Generally, ERα expression was observed in the neuronal nuclei. In addition, ERα immunoreactivity was observed in the nucleus of glial cells in some areas, for example in the corpus callosum. Moreover, processes from the hippocampal pyramidal cells expressed the ERα. Accordingly, few or no cell nuclei were found to be ERα immunoreactive in for example fornix, optic tract inter alia (Fig. 2).

ERβ immunoreactivity was mainly found in the hippocampus and the cerebellum. We did not observe ERβ in structures such as thalamus and hypothalamus known to be involved in migraine pathophysiology. The expression of ERβ was often observed in tiny loop-formations or short curvatures in areas close to the cell surface or intercellularly, reminiscent of extra cellular matrix distribution. Also here, the hippocampus was the only area where neuronal cell bodies expressing ERβ could be identified. In the cerebellum, the typical ERβ expression described above was found in the molecular and granular layers, but not in the Purkinje cells and not in the white matter (Fig. 3).

Fig. 3
figure3

ERβ receptor distribution. a and b) ERβ receptor distribution in the cerebellum - the expression of ERβ was often observed in tiny loop-formations or short curvatures in areas close to the cell surface or intercellularly, reminiscent of extra cellular matrix distribution. In the cerebellum, the typical ERβ expression was found in the molecular (mol layer) and granular (gran layer) layers, but not in the Purkinje cells (Pc) and not in the white matter. Insert: staining of the granular layer. In Medial cerebellar nuclei (Med), occasional neuronal expression was observed (arrow). c and d) ERβ receptor distribution in the hippocampus - the dentate gyrus (DG) and CA3 are parts of hippocampus. Some ERβ positive pyramidal cells were found in DG (insert). In the other parts of hippocampus, staining resembling cell surface or extracellular matrix immunoreactivity was observed (arrows)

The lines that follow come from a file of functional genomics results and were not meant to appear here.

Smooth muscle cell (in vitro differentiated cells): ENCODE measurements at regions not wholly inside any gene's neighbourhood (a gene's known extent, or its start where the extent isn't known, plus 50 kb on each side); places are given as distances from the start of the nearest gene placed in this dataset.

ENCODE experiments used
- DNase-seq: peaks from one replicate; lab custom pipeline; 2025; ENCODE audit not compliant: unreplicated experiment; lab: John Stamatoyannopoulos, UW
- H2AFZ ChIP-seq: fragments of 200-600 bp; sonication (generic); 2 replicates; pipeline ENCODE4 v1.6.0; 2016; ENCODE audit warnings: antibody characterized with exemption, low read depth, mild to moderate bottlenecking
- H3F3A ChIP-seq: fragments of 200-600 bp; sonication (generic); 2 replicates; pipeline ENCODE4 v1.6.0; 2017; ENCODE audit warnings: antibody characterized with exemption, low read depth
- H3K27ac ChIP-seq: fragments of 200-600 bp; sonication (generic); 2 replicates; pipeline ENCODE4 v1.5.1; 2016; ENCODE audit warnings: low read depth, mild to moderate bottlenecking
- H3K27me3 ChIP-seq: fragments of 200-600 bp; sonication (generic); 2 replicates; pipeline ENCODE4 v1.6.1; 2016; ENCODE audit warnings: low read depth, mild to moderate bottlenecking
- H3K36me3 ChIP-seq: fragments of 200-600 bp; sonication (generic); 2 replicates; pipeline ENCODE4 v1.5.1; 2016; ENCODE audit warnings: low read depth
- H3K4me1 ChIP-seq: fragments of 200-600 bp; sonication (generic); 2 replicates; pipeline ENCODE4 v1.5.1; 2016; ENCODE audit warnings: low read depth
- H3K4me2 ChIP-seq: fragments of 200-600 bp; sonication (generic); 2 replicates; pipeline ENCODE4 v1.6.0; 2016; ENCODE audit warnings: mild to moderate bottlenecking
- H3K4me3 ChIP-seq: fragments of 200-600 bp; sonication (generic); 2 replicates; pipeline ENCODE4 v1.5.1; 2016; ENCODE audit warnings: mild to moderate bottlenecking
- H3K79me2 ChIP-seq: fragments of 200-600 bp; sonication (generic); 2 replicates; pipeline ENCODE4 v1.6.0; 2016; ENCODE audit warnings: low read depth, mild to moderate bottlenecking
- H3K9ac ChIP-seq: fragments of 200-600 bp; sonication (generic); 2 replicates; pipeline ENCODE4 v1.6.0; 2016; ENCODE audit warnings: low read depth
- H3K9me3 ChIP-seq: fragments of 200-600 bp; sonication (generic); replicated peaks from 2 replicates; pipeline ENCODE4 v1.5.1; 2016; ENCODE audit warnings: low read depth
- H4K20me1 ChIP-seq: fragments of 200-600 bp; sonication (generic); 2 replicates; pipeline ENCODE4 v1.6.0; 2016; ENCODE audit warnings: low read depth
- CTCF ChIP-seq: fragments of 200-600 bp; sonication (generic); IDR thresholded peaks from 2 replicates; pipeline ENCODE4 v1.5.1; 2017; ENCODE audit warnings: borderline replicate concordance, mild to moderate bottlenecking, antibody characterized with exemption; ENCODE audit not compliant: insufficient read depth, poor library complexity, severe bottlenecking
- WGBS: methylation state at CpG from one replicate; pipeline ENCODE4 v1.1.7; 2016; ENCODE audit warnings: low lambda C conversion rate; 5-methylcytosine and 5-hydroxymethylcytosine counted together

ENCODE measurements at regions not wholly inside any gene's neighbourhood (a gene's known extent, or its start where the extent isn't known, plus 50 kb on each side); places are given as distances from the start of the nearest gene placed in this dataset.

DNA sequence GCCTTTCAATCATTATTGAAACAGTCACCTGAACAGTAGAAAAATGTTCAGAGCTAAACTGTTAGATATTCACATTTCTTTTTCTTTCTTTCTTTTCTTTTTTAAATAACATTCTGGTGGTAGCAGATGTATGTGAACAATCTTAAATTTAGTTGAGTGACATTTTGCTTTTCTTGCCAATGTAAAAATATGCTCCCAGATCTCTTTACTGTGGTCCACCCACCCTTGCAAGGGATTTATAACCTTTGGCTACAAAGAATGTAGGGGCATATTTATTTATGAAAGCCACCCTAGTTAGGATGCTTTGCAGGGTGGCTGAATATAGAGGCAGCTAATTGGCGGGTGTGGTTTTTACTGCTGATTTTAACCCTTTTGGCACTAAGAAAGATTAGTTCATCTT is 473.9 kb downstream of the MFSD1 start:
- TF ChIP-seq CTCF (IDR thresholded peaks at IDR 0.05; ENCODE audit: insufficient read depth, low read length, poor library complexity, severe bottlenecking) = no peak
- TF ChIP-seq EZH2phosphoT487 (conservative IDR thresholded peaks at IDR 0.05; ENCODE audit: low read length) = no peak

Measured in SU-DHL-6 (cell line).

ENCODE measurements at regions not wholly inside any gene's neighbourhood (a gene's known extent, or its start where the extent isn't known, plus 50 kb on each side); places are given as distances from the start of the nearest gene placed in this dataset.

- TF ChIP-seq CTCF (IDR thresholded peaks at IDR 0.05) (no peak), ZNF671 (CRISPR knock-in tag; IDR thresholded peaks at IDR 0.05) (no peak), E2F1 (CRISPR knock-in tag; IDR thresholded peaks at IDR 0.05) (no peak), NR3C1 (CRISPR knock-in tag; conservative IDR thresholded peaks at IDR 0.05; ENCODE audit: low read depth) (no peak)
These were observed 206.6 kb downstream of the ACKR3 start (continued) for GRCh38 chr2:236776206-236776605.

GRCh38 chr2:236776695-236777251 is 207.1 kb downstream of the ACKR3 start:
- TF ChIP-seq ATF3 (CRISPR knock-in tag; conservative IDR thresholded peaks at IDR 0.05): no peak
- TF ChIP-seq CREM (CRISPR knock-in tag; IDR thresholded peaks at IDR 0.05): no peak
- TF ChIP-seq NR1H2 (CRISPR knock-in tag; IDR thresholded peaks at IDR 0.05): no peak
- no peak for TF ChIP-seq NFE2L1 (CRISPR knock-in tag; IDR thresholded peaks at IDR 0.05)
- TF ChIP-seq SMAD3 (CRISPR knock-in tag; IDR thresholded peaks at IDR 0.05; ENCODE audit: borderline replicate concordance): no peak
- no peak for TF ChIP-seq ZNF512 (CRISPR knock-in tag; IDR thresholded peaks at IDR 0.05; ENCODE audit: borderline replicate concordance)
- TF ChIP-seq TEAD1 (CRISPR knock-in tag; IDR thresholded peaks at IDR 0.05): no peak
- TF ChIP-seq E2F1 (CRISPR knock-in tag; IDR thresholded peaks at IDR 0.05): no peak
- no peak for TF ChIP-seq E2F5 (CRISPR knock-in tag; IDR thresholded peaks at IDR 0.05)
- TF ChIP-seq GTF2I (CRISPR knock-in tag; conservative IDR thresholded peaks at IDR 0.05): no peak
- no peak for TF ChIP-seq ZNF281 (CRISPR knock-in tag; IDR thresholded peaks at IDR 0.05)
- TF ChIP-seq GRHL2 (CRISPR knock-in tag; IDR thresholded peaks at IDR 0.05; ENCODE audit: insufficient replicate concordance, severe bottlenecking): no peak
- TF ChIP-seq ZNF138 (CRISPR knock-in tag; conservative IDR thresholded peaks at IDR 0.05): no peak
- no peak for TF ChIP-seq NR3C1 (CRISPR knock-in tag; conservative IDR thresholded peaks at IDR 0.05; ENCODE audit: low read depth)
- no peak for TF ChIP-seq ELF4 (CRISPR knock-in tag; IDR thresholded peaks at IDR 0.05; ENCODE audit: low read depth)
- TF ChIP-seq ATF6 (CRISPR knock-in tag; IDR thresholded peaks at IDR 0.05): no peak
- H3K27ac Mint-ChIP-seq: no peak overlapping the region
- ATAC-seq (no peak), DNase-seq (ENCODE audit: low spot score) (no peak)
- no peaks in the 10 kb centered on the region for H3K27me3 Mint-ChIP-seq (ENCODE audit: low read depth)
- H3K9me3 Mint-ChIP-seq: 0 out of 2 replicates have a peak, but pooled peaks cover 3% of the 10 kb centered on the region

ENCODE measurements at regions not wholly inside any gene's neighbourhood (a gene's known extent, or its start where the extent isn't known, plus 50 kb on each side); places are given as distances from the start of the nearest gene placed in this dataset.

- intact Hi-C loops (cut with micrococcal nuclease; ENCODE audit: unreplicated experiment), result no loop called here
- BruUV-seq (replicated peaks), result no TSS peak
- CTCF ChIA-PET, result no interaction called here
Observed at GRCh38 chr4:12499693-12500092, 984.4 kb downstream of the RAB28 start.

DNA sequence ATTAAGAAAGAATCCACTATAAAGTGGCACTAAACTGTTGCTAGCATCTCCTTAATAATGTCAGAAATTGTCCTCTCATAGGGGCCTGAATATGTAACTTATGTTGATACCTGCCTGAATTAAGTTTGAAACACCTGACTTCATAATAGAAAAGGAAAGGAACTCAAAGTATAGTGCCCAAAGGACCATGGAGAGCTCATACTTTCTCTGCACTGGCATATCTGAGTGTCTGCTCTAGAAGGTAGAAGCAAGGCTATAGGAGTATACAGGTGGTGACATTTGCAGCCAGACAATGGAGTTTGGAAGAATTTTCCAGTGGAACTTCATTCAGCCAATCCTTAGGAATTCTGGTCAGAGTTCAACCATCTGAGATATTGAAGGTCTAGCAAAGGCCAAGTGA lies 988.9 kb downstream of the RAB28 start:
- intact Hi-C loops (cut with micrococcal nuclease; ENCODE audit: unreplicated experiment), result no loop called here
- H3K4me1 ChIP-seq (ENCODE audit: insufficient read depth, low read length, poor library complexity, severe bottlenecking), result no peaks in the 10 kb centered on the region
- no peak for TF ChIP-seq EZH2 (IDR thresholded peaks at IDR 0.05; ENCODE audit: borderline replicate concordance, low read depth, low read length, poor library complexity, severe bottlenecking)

GPER was mainly found in the Pontine nuclei, cerebellar molecular layer and the spinal trigeminal tract (Sp5). In Pn the GPER immunoreactivity was found in the cell nuclei and less prominently in cytoplasmic and fiber structures. In the molecular layer of the cerebellum fiber structures were immunoreactive. We found GPER immunoreactive fibers in the Sp5 region, which constitutes an essential part of the pain pathways activated in migraine attacks (Fig. 4).

Fig. 4
figure4

GPER receptor distribution in the Sp5 and Pontine nuclei. GPER was mainly found in the Pontine nuclei, cerebellar molecular layer and the spinal trigeminal tract. The spinal trigeminal tract region (Sp5) constitutes an essential part of the pain pathways activated in migraine attacks. We found GPER immunoreactive fibers in the Sp5 region. In Pontine nuclei the GPER immunoreactivity was mainly found in the cell nuclei, but some cytoplasmatic and fiber staining were also found